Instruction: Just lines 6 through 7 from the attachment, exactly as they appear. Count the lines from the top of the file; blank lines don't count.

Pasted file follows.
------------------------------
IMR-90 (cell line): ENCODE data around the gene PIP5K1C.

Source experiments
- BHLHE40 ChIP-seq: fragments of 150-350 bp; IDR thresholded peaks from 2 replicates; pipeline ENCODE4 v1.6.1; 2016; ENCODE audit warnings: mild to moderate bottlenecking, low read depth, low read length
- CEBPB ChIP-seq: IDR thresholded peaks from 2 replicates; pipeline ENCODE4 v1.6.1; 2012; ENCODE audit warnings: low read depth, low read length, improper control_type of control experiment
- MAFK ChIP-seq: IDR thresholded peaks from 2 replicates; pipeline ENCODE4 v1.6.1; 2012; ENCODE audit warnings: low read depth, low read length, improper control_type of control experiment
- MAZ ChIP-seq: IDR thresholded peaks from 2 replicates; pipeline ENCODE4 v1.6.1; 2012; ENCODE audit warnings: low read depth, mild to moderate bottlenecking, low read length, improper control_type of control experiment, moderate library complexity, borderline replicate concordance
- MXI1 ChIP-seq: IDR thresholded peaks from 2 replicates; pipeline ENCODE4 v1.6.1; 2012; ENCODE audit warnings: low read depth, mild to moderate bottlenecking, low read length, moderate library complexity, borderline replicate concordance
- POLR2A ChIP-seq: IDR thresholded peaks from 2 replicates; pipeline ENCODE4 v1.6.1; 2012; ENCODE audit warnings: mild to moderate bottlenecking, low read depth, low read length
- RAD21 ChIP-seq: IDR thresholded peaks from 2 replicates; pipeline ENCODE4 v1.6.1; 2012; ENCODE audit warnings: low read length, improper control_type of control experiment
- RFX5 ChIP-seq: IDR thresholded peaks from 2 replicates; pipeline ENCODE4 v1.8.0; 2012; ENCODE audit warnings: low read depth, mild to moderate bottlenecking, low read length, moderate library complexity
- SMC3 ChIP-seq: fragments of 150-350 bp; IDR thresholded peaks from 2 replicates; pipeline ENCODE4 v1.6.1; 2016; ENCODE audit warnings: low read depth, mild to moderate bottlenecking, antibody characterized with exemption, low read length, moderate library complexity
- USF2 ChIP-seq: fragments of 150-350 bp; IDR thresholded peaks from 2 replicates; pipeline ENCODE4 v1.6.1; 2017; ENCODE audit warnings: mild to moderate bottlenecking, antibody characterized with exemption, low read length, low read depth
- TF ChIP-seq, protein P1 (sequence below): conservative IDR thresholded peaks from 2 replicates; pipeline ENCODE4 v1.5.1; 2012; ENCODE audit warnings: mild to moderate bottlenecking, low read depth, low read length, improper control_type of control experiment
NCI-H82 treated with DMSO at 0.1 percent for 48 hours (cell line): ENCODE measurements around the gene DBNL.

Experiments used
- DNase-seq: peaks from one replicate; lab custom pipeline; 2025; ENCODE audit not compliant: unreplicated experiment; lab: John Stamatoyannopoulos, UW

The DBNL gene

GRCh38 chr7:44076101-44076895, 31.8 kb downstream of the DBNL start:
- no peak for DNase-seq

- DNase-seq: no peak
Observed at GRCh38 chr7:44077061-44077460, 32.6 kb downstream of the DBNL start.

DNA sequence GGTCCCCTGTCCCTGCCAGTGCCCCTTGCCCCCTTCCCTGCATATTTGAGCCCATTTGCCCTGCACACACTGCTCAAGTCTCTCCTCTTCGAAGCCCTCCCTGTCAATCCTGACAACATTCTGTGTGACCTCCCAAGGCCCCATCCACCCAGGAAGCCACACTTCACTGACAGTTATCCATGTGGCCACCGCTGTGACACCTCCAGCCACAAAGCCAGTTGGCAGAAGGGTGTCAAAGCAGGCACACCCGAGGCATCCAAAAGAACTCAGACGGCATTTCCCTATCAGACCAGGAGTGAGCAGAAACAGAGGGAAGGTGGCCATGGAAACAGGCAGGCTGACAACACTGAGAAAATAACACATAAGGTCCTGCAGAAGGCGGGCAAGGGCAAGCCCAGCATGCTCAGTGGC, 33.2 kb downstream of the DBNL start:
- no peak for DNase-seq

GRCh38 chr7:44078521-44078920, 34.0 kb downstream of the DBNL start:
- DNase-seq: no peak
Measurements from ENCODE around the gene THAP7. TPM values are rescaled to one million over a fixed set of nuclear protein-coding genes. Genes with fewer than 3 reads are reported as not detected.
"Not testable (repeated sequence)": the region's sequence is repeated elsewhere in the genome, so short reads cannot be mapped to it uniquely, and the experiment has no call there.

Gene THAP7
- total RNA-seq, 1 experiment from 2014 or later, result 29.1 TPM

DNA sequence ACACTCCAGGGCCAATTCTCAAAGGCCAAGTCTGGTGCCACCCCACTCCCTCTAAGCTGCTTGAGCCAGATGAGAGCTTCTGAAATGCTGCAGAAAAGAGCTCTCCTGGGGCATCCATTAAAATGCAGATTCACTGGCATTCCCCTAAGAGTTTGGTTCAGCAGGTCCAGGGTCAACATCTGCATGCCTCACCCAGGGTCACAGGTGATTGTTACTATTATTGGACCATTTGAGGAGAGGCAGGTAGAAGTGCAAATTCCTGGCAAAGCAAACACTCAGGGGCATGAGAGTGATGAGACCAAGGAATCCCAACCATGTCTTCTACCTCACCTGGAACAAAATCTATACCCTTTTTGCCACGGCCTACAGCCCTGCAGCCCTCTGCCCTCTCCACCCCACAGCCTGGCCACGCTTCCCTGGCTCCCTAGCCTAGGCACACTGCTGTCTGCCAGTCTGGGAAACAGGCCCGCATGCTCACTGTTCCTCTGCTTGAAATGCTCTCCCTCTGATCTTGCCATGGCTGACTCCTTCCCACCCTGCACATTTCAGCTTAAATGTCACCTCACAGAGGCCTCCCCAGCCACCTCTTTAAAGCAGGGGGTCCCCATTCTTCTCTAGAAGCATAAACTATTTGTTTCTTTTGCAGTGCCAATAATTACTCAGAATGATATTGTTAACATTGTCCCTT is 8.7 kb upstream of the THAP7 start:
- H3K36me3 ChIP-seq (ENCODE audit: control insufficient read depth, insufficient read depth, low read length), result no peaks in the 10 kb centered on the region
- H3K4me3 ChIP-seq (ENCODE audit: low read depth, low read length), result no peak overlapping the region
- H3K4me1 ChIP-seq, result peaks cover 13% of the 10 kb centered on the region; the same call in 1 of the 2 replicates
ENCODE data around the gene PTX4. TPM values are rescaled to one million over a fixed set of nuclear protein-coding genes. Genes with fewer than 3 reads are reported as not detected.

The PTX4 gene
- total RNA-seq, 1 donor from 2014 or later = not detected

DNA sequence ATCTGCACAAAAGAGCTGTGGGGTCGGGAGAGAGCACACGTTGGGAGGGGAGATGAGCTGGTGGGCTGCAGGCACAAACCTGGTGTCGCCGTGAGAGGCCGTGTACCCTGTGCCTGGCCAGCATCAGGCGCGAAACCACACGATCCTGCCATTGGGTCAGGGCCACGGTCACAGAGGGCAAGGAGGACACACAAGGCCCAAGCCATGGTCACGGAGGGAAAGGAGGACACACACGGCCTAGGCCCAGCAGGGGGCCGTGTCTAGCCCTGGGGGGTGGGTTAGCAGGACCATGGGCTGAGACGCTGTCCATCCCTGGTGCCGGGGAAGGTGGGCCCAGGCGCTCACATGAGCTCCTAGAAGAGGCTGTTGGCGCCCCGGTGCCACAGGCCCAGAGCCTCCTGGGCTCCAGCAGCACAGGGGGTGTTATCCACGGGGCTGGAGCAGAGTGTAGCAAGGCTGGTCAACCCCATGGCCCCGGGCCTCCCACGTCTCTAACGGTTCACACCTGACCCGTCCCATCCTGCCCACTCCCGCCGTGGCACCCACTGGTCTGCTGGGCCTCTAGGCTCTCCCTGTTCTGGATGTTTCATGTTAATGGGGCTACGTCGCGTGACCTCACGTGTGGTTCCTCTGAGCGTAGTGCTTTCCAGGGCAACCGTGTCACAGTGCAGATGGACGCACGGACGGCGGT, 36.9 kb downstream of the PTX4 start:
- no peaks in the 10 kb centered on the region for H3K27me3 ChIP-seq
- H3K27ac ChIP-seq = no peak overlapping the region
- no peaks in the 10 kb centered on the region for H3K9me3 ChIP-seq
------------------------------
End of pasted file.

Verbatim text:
- MAZ ChIP-seq: IDR thresholded peaks from 2 replicates; pipeline ENCODE4 v1.6.1; 2012; ENCODE audit warnings: low read depth, mild to moderate bottlenecking, low read length, improper control_type of control experiment, moderate library complexity, borderline replicate concordance
- MXI1 ChIP-seq: IDR thresholded peaks from 2 replicates; pipeline ENCODE4 v1.6.1; 2012; ENCODE audit warnings: low read depth, mild to moderate bottlenecking, low read length, moderate library complexity, borderline replicate concordance